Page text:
But wait, there’s more from ol’ Jimmy, as he tries the zombie lie of “voucher schools cost less.”
For taxpayers, this means that, over time, those students that move from public schools to scholarships or vouchers in private schools cost less. These fiscal trends are certainly complicated, but the impact of this program is very straightforward – it connects students and parents with quality schools at a lower cost.
One problem with that argument. WE DON’T KNOW IF IT COSTS LESS TO EDUCATE A KID IN A VOUCHER SCHOOL. Bender himself mentioned above that donations and scholarships and other sources of funding go into these voucher schools beyond just taxpayer dollars, so unless we have all those costs included, we really can’t make the apples-to-apples comparison with public schools on whether they truly are “lower cost.” It could just as easily be true that these voucher schools are more top-heavy with administrative salaries and with higher overall costs per student than public schools, but since the voucher schools won’t open the books on ALL of their sources of funding, we don’t have the ability to make that comparison.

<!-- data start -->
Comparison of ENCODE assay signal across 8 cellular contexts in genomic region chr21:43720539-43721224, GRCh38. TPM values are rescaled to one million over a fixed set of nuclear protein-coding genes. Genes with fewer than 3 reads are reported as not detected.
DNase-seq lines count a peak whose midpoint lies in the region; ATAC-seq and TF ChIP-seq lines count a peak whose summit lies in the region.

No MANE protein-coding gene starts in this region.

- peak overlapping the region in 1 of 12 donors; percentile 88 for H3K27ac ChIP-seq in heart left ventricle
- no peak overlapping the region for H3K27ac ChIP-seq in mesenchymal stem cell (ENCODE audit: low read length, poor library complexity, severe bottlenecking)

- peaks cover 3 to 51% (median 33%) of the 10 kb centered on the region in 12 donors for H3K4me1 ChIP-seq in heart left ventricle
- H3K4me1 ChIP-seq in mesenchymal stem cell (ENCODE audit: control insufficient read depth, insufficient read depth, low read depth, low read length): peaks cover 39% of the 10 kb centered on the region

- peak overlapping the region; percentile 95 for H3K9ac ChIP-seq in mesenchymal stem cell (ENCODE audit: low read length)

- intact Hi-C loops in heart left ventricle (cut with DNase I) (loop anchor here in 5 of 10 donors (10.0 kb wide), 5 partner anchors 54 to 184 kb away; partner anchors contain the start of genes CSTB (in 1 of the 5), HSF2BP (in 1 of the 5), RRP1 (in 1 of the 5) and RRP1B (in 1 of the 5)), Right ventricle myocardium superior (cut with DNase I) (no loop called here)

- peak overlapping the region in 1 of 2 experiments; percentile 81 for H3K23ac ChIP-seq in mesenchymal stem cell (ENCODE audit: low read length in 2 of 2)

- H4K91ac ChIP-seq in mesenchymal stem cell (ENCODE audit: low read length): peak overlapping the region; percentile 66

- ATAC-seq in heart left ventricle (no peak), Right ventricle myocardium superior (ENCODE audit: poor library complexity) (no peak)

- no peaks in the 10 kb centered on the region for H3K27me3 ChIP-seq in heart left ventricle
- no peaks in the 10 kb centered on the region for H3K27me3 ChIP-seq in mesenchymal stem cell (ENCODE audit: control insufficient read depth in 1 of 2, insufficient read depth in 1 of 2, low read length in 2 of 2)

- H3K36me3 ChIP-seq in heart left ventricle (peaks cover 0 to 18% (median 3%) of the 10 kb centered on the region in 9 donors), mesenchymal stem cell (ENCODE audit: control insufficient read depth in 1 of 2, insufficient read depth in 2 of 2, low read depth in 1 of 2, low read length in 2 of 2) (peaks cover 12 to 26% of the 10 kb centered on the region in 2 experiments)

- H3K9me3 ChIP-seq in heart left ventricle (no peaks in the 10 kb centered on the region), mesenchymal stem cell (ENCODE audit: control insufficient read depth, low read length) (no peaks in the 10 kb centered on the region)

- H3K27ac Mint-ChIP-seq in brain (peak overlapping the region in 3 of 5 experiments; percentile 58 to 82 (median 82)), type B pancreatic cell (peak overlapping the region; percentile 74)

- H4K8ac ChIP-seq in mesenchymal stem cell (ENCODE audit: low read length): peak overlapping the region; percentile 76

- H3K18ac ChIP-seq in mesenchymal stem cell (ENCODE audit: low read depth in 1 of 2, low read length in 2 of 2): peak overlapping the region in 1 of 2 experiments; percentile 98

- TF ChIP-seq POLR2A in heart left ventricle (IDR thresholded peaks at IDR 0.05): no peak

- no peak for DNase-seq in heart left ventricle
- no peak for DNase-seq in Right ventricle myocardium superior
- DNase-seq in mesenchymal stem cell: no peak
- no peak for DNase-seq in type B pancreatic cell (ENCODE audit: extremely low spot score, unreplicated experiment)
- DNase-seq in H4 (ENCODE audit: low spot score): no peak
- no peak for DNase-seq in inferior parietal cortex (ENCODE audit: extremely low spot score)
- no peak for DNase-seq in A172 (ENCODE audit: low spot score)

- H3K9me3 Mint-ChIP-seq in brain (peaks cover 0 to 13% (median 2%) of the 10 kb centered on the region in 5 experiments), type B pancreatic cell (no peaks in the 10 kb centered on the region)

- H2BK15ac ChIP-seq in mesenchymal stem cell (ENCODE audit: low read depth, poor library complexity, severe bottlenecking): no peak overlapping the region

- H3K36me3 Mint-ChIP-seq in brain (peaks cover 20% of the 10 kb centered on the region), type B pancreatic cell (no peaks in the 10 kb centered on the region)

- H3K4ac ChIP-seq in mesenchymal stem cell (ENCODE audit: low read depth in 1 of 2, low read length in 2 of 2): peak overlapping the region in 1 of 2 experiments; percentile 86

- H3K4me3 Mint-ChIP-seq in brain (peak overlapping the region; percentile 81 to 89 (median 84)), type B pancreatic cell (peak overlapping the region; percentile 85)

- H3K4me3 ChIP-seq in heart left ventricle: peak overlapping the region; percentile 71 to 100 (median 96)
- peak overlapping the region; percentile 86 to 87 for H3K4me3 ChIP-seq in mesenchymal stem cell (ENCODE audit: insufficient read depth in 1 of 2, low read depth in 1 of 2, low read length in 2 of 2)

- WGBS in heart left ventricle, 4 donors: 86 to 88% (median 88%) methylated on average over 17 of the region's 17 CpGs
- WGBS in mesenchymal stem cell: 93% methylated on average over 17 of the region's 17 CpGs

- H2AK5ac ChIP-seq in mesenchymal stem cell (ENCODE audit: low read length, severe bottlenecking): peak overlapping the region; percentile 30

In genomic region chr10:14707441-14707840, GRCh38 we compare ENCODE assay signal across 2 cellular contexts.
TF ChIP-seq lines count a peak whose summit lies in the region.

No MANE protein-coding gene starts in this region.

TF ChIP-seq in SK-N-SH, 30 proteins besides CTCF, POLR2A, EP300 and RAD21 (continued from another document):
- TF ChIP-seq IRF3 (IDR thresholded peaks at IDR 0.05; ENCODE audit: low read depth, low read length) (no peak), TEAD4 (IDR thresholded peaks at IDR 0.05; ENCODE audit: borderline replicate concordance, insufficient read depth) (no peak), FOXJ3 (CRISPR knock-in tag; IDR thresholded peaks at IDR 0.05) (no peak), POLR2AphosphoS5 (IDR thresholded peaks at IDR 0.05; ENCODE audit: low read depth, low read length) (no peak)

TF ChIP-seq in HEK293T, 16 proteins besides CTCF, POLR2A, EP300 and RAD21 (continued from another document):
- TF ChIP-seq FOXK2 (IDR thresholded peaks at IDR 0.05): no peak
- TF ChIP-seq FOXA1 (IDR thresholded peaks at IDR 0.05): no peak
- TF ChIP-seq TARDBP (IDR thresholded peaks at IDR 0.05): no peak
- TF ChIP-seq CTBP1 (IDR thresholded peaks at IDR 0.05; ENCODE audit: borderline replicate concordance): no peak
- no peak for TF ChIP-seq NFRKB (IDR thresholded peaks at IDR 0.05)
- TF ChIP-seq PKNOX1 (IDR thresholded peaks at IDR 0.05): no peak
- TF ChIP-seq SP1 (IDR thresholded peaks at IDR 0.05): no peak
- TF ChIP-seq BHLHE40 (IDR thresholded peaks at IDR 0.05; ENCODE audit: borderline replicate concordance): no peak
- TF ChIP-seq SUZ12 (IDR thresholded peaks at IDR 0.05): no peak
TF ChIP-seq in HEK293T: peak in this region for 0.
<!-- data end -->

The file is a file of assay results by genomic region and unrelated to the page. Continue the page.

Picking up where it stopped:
What we can do is to look at the results that have come out of these schools in Milwaukee after 25 years of their voucher program being in effect, and they aren’t too good. For example, we know that voucher schools scored lower than MPS students on standardized tests in the last school year, and that sketchy schools are still being allowed to grab $4.6 million this year in taxpayer funding despite having only 2% of its students rank as “proficient” in reading. If Scott Walker, the WisGOP Legislature and the voucher backers that funded their campaigns (and who ran ads that were about any topic BUT education) truly cared about raising the quality of education in Wisconsin, they’d cut these schools off from state aid, much like how they might try to do with certain public schools within MPS and other urban districts. If these people were truly interesting in reforming education, they would immediately reduce funding for voucher schools with 2% proficiency and/or demand high standards from the schools that are allowed to stay in the voucher program.

But the WisGOPs and the voucher lobbyists aren’t asking for that, are they? Nope, they’re about the MONEY AND POWER, and they don’t care what happens to Milwaukee’s property taxpayers or improving the state’s quality of teaching or its labor pool, or pretty much anything else that will suffer as a result of their greed

1 comment:

  1. Milwaukee Voucher Schools is the bad example we need to continue and support Public Schools.